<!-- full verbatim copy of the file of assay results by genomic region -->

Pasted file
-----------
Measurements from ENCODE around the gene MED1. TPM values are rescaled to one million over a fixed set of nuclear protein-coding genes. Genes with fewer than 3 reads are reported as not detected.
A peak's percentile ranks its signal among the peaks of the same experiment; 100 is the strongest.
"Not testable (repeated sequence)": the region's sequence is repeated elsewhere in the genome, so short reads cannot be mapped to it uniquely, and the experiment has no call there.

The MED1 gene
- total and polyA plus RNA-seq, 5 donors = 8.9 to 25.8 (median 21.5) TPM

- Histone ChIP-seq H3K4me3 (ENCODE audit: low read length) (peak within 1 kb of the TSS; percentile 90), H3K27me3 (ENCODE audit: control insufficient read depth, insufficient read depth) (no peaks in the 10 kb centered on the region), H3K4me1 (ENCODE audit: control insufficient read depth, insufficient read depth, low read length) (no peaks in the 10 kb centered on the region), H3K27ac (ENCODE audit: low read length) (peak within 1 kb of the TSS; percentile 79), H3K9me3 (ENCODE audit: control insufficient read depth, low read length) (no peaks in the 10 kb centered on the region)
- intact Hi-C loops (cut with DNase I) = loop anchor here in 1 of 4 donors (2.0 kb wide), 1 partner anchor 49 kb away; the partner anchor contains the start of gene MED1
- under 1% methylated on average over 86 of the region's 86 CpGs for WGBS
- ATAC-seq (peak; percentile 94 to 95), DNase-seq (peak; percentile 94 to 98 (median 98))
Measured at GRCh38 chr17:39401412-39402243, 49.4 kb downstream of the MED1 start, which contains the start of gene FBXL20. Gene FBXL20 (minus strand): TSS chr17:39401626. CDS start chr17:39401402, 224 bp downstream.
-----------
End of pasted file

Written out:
Measurements from ENCODE around the gene MED1. TPM values are rescaled to one million over a fixed set of nuclear protein-coding genes. Genes with fewer than 3 reads are reported as not detected.
A peak's percentile ranks its signal among the peaks of the same experiment; 100 is the strongest.
"Not testable (repeated sequence)": the region's sequence is repeated elsewhere in the genome, so short reads cannot be mapped to it uniquely, and the experiment has no call there.

The MED1 gene
- total and polyA plus RNA-seq, 5 donors = 8.9 to 25.8 (median 21.5) TPM

- Histone ChIP-seq H3K4me3 (ENCODE audit: low read length) (peak within 1 kb of the TSS; percentile 90), H3K27me3 (ENCODE audit: control insufficient read depth, insufficient read depth) (no peaks in the 10 kb centered on the region), H3K4me1 (ENCODE audit: control insufficient read depth, insufficient read depth, low read length) (no peaks in the 10 kb centered on the region), H3K27ac (ENCODE audit: low read length) (peak within 1 kb of the TSS; percentile 79), H3K9me3 (ENCODE audit: control insufficient read depth, low read length) (no peaks in the 10 kb centered on the region)
- intact Hi-C loops (cut with DNase I) = loop anchor here in 1 of 4 donors (2.0 kb wide), 1 partner anchor 49 kb away; the partner anchor contains the start of gene MED1
- under 1% methylated on average over 86 of the region's 86 CpGs for WGBS
- ATAC-seq (peak; percentile 94 to 95), DNase-seq (peak; percentile 94 to 98 (median 98))
Measured at GRCh38 chr17:39401412-39402243, 49.4 kb downstream of the MED1 start, which contains the start of gene FBXL20. Gene FBXL20 (minus strand): TSS chr17:39401626. CDS start chr17:39401402, 224 bp downstream.